Robert Wysong is the gatekeeper of Montgomery County's past. He meets occasional visitors at the entrance to the County Records Center in Rockville, where government documents dating to 1869 are stored in 22,000 cardboard boxes stacked eight feet high.

No one knows which records are historic treasures and which are garbage.

So Montgomery County announced last week that it will establish a county archives, the first in the state. The county is planning to hire a professional archivist to sift through the boxes at the record center, extracting meeting minutes, letters, plans and other data with historical value.

These documents, estimated to be only about 5 percent of the material stored in the record center, will then be moved to the old red-brick courthouse in Rockville, where they will be open to the public. The other 95 percent are destined for the shredder, said Philip L. Cantelon, an archivist from Rockville who did some initial research on the contents.

County Executive Charles W. Gilchrist said the archives, which will cost the county $50,000 a year to operate, is long overdue.

"It's high time we went through these records to determine what is important and what ought to be kept for the public record," Gilchrist said.

Currently, documents ranging from 1869 tax records to 1983 council minutes are stored at the records center, a warehouse near the Shady Grove Metro station on the outskirts of Rockville.

Aside from the bound tax records and three county atlases dating to 1949, the boxes -- holding one cubic foot of paper each -- are not open to the public because, Wysong said, "it would be like looking in someone's file cabinets." The documents belong to the originating agencies and occasionally are used by county officials, but "there's no room to put them in the office, so they all come here," said Wysong, the property manager at the center. All records will become public when they are transferred to the archives, he said.

Cantelon, a professional archivist and president of History Associates Inc., proposed the archives when he suggested that the council create a place to store records tracing the decision-making process of planning and development in the county. Cantelon's company was hired earlier this year to weed out confidential material and insignificant records.

After two months of examining box labels without actually sorting through the contents, he pinpointed 2,560 boxes of maps, photographs, blueprints, minutes, budgets and other county government records for possible inclusion in the 2,200 square feet of space designated for the archives. Cantelon said that ultimately 4,000 boxes of material will be stored and a reading room will enable the public to use records when the archives open in March.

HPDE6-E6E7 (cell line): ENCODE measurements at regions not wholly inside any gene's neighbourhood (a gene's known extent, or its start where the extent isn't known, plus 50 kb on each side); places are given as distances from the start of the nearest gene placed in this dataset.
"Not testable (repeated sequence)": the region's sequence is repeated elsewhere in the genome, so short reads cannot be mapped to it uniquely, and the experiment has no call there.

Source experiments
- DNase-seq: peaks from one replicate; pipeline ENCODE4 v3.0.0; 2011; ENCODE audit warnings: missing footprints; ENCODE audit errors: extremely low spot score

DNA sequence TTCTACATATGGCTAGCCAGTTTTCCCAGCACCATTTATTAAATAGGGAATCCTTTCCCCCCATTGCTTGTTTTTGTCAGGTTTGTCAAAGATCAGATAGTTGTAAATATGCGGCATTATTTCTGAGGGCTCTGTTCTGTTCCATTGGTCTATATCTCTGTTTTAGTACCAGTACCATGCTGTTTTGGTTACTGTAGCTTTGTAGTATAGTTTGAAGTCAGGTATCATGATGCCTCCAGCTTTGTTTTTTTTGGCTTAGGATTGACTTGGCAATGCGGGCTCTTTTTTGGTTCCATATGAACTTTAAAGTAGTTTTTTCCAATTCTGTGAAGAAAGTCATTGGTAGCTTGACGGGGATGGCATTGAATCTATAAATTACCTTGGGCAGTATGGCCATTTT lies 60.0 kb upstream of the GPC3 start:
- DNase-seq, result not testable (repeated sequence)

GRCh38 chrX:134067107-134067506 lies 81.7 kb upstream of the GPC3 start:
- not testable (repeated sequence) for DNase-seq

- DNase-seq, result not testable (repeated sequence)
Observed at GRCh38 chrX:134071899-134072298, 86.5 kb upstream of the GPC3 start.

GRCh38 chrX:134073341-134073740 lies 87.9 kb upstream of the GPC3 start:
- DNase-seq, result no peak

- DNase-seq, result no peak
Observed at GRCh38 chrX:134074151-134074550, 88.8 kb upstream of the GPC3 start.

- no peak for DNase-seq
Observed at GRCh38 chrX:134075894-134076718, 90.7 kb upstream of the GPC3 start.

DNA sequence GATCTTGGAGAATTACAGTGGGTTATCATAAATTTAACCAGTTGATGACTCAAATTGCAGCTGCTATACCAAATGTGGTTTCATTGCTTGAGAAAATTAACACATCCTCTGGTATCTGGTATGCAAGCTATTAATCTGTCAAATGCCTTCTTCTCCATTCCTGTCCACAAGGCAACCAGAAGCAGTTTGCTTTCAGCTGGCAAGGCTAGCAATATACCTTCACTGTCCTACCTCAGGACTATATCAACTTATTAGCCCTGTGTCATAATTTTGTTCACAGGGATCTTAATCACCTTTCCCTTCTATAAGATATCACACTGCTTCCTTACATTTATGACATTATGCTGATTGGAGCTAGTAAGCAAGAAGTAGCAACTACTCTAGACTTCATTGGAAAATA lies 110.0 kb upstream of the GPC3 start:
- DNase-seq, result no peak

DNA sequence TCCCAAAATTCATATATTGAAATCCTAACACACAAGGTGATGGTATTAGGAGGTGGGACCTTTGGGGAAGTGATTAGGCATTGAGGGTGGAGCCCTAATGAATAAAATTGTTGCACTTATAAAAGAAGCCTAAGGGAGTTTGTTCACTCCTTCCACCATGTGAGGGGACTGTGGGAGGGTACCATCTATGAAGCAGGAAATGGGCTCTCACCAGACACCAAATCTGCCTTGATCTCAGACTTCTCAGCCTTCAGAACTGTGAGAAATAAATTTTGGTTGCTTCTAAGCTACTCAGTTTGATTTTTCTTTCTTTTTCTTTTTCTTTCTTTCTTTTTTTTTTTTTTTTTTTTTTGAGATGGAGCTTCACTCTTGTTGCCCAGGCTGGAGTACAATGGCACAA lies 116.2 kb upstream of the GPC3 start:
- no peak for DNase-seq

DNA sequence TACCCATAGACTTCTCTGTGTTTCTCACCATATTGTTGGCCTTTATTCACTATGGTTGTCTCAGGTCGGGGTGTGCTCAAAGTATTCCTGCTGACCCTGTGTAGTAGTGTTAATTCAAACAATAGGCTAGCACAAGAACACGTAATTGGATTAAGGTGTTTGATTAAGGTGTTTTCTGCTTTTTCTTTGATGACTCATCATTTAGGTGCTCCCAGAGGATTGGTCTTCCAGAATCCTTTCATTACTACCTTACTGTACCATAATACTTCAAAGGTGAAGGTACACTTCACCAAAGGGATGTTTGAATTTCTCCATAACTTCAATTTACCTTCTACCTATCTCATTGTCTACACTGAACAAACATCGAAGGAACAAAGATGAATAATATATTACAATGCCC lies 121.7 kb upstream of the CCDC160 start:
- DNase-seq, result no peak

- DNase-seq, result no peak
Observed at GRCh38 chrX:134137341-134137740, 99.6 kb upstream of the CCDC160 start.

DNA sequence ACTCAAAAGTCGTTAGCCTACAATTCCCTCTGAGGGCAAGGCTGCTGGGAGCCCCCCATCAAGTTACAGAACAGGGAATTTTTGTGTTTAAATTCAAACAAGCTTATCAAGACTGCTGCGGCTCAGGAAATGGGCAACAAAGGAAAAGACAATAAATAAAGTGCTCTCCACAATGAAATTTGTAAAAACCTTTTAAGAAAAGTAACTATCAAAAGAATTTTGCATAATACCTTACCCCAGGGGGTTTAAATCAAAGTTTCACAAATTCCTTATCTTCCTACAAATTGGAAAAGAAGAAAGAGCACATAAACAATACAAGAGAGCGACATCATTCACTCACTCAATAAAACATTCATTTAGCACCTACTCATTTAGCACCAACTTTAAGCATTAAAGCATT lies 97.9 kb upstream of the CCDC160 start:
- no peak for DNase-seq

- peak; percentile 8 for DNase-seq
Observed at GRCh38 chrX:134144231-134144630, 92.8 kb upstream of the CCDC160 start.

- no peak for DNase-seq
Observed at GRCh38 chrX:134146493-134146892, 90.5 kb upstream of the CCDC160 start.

The archives fall under the jurisdiction of the county department of libraries. Agnes Griffen, director of libraries, said the bidding process for the project of establishing and maintaining the archives will begin next week.

"The archives will make future historians happy," Griffen said. "Someone looking for records in the future will be able to get at them and know where to look for them. It also will free up office space because instead of keeping everything, trained archivists will identify what's worth saving and the rest will be tossed away."

Meanwhile, Cantelon said the county keeps ordering file cabinets or sending material to the records center, where, Wysong says, he has enough data to fill 3,000 four-drawer file cabinets.

Other important materials are sent to the state archives in Annapolis. About 1,150 cubic feet of Montgomery County documents, including circuit court and land records dating to the county's origination in 1776, are kept there, said Patricia Vanorny, director of state and local records at the state archives.

But there major gaps at the record center, Cantelon said. Most of the early 20th-century material has been thrown away.

"That's why you need the archives," he said. "If you don't have it, in 25 years you won't have most of the records in there now, either."

Looking through a torn and yellowed atlas from 1949, when hundreds of acres of farmland dominated the county and White Flint was a golf club, not a shopping mall, Wysong noted that it was a shame that earlier maps and records have been lost. He said insignficant records are destroyed according to procedures established by the state archives after the usefulness of the documents expires. However, important records also have been lost inadvertently, he said.

"I'm sure there are other records that may have historical value," Wysong said. "But they may be stashed away in someone's closet, for all we know."